2217 Atlantic Avenue,
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Previously operated by: Milgram Theaters, Warner Bros. Circuit Management Corp.
Previous Names: Cozy Theatre, Strand Theatre, Palace Theatre, Surf Theatre
Located between Christopher Columbus Boulevard and N. Mississippi Avenue on Atlantic Avenue in Atlantic City. Opened as the Strand Theatre on May 7, 1921 which closed on October 9, 1924. It opened as the Palace Theatre on April 1, 1931 which closed in 1951. It reopened as the Surf Theatre on December 13, 1951. The old Surf Theatre was badly damaged in a fire on November 22, 1963 (Yes, same day of the JFK assassination). Charles Tannambaum re-built it and opened on October 15, 1964 with Barbara Barrie in “One Potato, Two Potato”, and renamed it the Charles Theatre. It was very modern with drop ceiling, wall drapes, large lobby and an art gallery with complimentary expresso bar and color TV! I think the theatre seated around 600. The booth had a pair of Simplex E-7 projectors and Peerless Magnarc carbon lamps retrieved from the fire. RCA tube sound was used.
In 1976 Tannambaum was excited about casino gambling coming to Atlantic City. He said that we would be able to run continuous instead of nightly. The final movie screened at the Charles Theatre was Wilbur ‘Hi-Fi’ White in “Penitentiary” in December 1979 and it was soon demolished. The site became a Kinney parking lot. Tannambaum (who was a co-owner of the Tilton Twin in Northfield) took an upper echelon managment job with Ceasars World Casino-Hotel.
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Recent comments (view all 29 comments)
Hey Jill! How is your Dad? I miss the old Theatre days sometimes!
Oh yes, I have very fond memories of The Charles. I spent my entire teenage years going there every time they ran a new picture. I guess I should mention Mr. Tannenbaum always let me in free—he was a friend of my dad’s (man, was I lucky!) I’d see ANYTHING that was playing there—I even sat through “Barry Lyndon” without the benefit of my prescription glasses, as I accidentally had broken them earlier that day. Yes, it was a very fine theater, and I do remember the color TV as I’d sit there watching it before the movie and Mr. Tannenbaum and I would talk—he was a very nice man; always treated me like an “adult”. I remember he was a very good looking man (my mom always said he reminded her of actor George Montgomery in a way).
Someone earlier mentioned a balcony in the theater, but I’m almost certain there was none (?) If somebody can correct me, please do!
I think The Charles, as I remember it, was not doing too well, although they would always get the really “hot” movies when they came out and had huge lines outside (I remember seeing “The Exorcist” and “The Godfather” there to name a couple), but along with the “class” pictures, I can remember seeing a SLEW of great exploitation pictures there—to this day, I can remembering bopping in as usual, totally unaware of what the movie was or what it was about and that week they were showing “Halloween”. SCARED the living works out of me, and I recall walking the six blocks home sticking very closely to the curb on Atlantic City so that if anything jumped out at me from an alley way, my feet had a head start.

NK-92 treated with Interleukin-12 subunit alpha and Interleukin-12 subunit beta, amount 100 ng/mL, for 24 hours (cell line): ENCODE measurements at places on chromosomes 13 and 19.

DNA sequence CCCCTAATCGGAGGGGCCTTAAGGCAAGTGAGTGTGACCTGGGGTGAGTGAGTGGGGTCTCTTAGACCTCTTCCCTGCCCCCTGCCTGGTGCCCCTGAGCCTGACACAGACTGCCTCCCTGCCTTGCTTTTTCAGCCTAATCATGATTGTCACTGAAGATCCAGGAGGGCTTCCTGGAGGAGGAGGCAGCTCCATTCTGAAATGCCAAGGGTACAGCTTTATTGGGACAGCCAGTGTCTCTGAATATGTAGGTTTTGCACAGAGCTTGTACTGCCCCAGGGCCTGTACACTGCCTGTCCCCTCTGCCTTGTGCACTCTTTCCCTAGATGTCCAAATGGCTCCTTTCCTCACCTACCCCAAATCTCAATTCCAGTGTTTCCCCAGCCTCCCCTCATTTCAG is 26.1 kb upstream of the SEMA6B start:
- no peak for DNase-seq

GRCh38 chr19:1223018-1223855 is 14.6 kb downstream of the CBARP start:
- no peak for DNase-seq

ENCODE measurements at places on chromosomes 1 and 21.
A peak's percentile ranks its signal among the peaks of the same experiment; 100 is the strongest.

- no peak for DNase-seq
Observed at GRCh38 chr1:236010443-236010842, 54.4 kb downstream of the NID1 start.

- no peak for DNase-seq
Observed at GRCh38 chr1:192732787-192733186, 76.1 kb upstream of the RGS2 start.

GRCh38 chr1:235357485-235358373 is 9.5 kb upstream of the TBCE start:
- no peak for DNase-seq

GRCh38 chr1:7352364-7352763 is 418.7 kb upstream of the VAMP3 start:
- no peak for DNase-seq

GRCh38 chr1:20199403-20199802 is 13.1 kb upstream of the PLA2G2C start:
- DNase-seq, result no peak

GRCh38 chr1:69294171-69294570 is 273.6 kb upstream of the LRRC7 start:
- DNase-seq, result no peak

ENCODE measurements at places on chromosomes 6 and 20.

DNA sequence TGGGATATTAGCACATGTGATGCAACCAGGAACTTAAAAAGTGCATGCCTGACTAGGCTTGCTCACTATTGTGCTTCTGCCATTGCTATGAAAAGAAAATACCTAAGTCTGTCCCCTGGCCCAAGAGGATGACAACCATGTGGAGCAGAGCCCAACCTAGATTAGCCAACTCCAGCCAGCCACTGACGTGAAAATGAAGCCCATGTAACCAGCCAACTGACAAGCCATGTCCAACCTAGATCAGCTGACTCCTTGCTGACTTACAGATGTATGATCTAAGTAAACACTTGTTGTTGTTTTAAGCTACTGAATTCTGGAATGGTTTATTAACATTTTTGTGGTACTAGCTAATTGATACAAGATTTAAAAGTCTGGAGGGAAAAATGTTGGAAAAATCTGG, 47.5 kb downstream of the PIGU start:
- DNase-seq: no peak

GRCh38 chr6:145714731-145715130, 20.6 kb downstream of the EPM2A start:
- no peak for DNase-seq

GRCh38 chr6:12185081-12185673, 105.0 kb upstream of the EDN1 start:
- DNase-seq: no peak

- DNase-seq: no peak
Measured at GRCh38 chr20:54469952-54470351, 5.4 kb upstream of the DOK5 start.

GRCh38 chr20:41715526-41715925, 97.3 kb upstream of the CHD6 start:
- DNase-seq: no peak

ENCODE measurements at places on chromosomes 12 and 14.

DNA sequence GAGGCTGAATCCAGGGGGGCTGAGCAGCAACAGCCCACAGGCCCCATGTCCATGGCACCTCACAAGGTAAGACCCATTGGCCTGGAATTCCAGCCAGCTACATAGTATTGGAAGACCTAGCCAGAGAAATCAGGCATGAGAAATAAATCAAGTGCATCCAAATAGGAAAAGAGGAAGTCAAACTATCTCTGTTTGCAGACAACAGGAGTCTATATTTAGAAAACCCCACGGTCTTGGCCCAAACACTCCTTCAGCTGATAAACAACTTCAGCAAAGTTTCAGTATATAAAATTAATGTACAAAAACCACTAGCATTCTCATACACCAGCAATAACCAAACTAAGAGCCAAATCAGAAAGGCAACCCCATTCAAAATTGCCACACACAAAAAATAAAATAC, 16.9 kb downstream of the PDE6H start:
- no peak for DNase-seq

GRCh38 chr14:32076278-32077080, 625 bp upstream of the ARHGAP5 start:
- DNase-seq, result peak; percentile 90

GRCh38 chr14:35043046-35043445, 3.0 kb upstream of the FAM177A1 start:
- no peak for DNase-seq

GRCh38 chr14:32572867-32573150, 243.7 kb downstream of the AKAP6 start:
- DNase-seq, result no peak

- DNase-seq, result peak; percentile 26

Thanks for remembering The Charles, Mr. Tannenbaum and for including a nice picture of it—that alone brought back tons of memories.
Note to Mr. Chuck Workman above: Yes, I was at the premier of your film! I remember it! And the reason I especially remember this is because Mr. Tannenbaum’s wife was at the ticket booth that particular night, she didn’t know me from Adam, and I had to scrounge up the $3.00 myself that time! So you didn’t get cheated Chuck…
MichaelJayKlein : just posted an Exorcist Ad from the Charles !
Great poster Bloop. Charles Tannenbaum was a customer of mine at Atlantic Bank. Really nice guy. The closing film was Penitentiary
Ads stopped for the Charles theatre ended in the Press in 1980.
Reopened as the Charles on October 15th, 1964. Grand opening ad posted.
Charles theatre opening 15 Oct 1964, Thu Press of Atlantic City (Atlantic City, New Jersey) Newspapers.com
Closed as Palace in 1951.
and reopened as the Surf on December 13th, 1951. Ad posted.
Opened as Palace on April 1st, 1931. Ad posted.
A Strand theatre opened on its site on May 7th, 1921, and placed its last ad on October 9th, 1924. Ad posted.